A little over a month after assuming office, the Doug Ford government initiated a line-by-line review of provincial spending over the previous 15 years under the governments of Dalton McGuinty and Kathleen Wynne. The accounting firm Ernst and Young was contracted to conduct the audit, and their report, “Managing Transformation: A Modernization Action Plan for Ontario,” was submitted to the government on September 21 and released to the public on September 25.
The report is as much a political document as a financial inquiry. The analysis itself is selective, clearly calculated to paint the darkest possible picture of the province’s finances. Much is made, for example, of the fact that public spending in Ontario has increased by 55 per cent since 2003. The Ford government would like us to accept this as evidence of outrageous and wasteful spending on the part of the previous government, but buried within the report’s pages is the fact that the province’s economy outgrew the rate of that expenditure growth over the same period. In other words, government expenditures as a portion of GDP actually shrunk during the period in question.
The excessively bleak portrayal of Ontario’s finances, however, is not the most disturbing aspect of the report. That bleak picture simply sets the stage for a series of recommendations that are carefully crafted to align with the Conservatives’ ideological leanings and pave the way for a whole variety of potential government actions. And these actions would not be subtle. The directions suggested by the report would have devastating impacts not only for OSSTF/FEESO members and the public education system in Ontario, but for virtually every public service provided by the province and for everyone who works to deliver those services. In its recommendations the report muses about everything from “modernizing” the government’s relationship with labour—code for undermining the role of unions—to the adoption of “alternate arrangements” that would provide government funding for services directly to individuals, who would then “choose their service providers through a form of market activity.”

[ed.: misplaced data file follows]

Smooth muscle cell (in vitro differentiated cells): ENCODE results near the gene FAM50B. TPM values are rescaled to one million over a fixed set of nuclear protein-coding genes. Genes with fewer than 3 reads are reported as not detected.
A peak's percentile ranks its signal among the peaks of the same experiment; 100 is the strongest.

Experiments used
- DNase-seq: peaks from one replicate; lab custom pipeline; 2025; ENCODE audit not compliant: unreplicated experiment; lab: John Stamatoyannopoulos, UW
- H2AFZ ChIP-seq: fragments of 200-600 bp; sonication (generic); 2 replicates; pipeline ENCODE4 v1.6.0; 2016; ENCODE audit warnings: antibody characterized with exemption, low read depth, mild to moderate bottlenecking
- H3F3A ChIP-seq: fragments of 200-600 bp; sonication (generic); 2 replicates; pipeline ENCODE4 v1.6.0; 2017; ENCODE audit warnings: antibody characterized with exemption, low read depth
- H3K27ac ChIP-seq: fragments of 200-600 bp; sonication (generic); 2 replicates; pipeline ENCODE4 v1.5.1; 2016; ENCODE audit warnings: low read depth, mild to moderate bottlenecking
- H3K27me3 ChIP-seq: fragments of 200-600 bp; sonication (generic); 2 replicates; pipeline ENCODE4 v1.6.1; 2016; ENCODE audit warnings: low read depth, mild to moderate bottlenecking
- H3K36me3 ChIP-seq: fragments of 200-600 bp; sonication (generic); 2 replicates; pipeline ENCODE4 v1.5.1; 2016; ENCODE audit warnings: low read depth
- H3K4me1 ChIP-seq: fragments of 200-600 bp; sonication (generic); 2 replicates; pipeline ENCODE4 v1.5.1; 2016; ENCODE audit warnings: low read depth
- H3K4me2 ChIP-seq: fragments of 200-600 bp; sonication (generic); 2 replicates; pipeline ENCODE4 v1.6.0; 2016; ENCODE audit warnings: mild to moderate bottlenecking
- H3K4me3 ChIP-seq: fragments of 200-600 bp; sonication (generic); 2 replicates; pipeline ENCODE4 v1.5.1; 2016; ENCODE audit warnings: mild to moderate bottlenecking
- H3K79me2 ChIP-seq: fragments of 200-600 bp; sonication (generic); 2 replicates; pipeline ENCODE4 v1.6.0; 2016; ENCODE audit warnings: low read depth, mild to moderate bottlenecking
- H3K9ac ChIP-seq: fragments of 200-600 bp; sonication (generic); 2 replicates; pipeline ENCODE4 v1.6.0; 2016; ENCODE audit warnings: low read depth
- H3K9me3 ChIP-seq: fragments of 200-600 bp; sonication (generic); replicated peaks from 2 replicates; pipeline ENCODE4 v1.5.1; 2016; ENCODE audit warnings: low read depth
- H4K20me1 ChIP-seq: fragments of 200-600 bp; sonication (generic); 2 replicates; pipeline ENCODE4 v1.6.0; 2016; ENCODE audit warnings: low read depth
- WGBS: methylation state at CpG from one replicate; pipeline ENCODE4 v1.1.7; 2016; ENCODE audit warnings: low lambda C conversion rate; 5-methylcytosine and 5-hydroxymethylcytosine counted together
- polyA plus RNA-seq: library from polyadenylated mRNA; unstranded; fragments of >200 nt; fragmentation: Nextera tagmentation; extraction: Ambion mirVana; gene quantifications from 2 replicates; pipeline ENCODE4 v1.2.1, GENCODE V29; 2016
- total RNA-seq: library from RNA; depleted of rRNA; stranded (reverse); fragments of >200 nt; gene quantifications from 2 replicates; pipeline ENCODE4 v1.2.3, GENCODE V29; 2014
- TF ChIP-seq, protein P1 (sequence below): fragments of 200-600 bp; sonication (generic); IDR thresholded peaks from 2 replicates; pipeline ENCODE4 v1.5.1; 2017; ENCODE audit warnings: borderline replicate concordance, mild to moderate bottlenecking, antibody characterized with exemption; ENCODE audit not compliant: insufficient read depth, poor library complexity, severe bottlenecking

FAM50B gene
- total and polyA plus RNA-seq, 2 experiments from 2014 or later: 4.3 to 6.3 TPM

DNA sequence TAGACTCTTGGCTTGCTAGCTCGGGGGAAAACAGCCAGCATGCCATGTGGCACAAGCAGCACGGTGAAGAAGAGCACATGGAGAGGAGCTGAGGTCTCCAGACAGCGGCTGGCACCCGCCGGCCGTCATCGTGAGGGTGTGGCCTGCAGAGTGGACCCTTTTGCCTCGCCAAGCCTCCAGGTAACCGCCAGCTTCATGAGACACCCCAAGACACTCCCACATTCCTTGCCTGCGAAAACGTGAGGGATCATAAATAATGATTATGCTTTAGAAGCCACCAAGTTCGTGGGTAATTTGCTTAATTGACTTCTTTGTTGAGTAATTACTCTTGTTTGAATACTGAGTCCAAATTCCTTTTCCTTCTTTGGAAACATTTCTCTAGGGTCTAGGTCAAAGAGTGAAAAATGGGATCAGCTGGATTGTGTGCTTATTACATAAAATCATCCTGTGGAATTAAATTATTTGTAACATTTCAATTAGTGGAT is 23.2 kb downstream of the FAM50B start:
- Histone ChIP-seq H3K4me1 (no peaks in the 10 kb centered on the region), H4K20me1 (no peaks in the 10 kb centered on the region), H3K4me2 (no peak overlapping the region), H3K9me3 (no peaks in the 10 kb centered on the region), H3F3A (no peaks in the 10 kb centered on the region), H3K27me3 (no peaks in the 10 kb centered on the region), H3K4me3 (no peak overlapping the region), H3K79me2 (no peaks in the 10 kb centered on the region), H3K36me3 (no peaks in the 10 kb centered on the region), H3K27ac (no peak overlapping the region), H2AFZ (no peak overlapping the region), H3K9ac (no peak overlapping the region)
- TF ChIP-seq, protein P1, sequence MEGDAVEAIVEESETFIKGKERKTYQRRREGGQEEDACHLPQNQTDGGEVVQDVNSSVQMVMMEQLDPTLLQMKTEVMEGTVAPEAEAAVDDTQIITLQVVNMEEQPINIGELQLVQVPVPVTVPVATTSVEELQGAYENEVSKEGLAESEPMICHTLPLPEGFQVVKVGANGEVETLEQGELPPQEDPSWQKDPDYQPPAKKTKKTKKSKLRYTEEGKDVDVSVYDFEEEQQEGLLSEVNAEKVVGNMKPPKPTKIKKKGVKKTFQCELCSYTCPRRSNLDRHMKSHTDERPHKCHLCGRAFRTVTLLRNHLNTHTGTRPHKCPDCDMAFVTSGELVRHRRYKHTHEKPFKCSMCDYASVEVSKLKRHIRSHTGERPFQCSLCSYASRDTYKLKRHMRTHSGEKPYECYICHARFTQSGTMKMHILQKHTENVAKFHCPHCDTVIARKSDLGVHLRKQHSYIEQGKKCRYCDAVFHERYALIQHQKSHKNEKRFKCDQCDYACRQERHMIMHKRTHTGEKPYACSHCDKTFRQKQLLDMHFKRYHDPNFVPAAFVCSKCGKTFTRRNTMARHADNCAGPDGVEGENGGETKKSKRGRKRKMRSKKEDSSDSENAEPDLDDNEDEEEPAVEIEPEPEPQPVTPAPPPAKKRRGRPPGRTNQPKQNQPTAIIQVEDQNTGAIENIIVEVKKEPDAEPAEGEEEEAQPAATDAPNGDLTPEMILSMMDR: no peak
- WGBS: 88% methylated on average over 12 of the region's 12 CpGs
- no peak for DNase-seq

If the government acts on these recommendations, we will be confronted with a host of serious developments, not the least of which could be the introduction of a voucher system to allow parents the use of public money to access private schools. The introduction of such systems in the US has almost invariably resulted in a significant drain of resources and a devastating impact on the quality of public education.
The Ernst and Young report has provided the Ford government with a made-to-order rationale for an agenda of service cuts, privatization, and ongoing attacks on the rights of workers and the unions that represent them. It is not we who are drawing these battle lines, but should the attacks come OSSTF/FEESO will be ready to stand in defence of public education in Ontario and uphold the rights of all of our members in schools and universities across the province.